Rafael Nadal continued his dominant streak over Roger Federer to reach the Australian Open final for the third time, beating the 17-time major winner 7-6 (4), 6-3, 6-3 Friday night to set up a championship decider against No. 8-seeded Stan Wawrinka.

With his 23rd win in 33 matches against Federer, the 27-year-old Spaniard set up an ideal chance to win a 14th Grand Slam title and to become the first man to win all four majors at least twice in the Open era.

In mixed doubles semifinal play, Toronto's Daniel Nestor and Kristina Mladenovic of France defeated Zheng Jie of China and American Scott Lipsky 6-3, 6-1. Nestor and Mladenovic will face India's Sania Mirza and Horia Tecau of Romania in the final.

Nadal missed the 2013 Australian Open during a seven-month layoff for illness and a knee injury, but returned to win the French and U.S. Opens among his 10 titles for the season and finished the year at No. 1. He won the Australian Open in 2009, beating Federer in the final, and lost in a five-set, five-hour, 53-minute 2012 final to Novak Djokovic after ousting Federer in the semis. In other years, he's struggled with injuries — it's the only Grand Slam tournament he hasn't won at least twice.

"It's really, really emotional for me to be back on this court, Rod Laver Arena, and to be able to play another final," Nadal said. "I think tonight I played the best match of the tournament. I go on court [against Federer] knowing that is a really tough match and if I am not playing my best, I will not have the chance to win."

At the end of the night, Federer knew he wouldn't even be the No. 1-ranked player in Switzerland next week. By reaching the final, Wawrinka ensured he'd replace Federer as their country's highest-ranked player for the first time.

7-month layoff

Nadal missed the 2013 Australian Open during a seven-month layoff for illness and a knee injury, but returned to win the French and U.S. Opens among his 10 titles for the season and finished the year at No. 1.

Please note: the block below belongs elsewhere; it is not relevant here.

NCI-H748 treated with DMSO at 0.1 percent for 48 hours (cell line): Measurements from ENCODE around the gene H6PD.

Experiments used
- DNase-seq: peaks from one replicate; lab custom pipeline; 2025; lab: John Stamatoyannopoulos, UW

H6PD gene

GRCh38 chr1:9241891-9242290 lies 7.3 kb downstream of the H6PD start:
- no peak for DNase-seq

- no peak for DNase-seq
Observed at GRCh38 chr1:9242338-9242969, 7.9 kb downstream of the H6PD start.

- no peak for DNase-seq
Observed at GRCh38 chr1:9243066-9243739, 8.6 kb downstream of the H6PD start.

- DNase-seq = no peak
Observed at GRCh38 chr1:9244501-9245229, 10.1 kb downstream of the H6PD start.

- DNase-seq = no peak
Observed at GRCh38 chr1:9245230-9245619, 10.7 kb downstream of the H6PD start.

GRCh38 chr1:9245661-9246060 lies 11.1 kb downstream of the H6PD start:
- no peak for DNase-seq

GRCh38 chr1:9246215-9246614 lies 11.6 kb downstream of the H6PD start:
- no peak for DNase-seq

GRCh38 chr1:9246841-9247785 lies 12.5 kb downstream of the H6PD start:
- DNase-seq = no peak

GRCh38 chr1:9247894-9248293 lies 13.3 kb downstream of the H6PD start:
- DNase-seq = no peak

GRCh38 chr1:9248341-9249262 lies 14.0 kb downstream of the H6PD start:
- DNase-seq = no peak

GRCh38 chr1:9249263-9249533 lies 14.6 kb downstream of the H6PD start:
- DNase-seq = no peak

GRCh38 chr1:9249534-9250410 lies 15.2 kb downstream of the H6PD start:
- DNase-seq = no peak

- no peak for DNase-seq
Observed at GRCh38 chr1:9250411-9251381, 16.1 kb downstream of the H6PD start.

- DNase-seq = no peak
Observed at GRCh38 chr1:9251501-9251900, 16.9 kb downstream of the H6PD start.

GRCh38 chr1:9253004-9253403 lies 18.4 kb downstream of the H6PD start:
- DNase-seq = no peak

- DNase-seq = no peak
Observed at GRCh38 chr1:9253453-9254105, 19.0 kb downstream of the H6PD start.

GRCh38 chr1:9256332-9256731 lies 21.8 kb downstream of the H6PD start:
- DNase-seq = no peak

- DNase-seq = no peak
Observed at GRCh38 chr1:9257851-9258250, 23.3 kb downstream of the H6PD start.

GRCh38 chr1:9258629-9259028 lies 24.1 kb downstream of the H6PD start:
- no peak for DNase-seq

"It's really, really emotional for me to be back on this court, Rod Laver Arena, and to be able to play another final," Nadal said. Rod Laver was in the crowd, and so was Sampras, who said he was watching a Nadal-Federer match live for the first time.

His previous Grand Slam match against Federer was here in 2012, when he beat him in four sets in the semifinals before losing a five-set, five-hour, 53-minute final to Novak Djokovic.

Nadal is now second on the list of players reaching Grand Slam finals, joining Ivan Lendl on 19 -- Federer leads the list with 24, but hasn't figured in a major final since winning Wimbledon in 2012. He hasn't beaten Nadal in a Grand Slam match since 2007 but after holding off Wimbledon champion Andy Murray in the quarterfinals, and with new coach Stefan Edberg helping fine tune his game, Federer was more confident this time in an arena where he's won the title four times.

Nadal has struggled with a blister on the palm of his left hand in his last two matches, but he removed the heavy tape that affected his serve in his quarter-final win over Grigor Dimitrov and replaced it with one square of adhesive tape. A TV camera got a close-up view of the blister when he took a medical timeout after the first game of the second set, drawing gasps and groans from the crowd.

"Too much talk about the blister. The blister is OK," Nadal said in his on-court interview. "The problem … is the position of the blister, it's difficult." But, he said, he didn't feel any pain.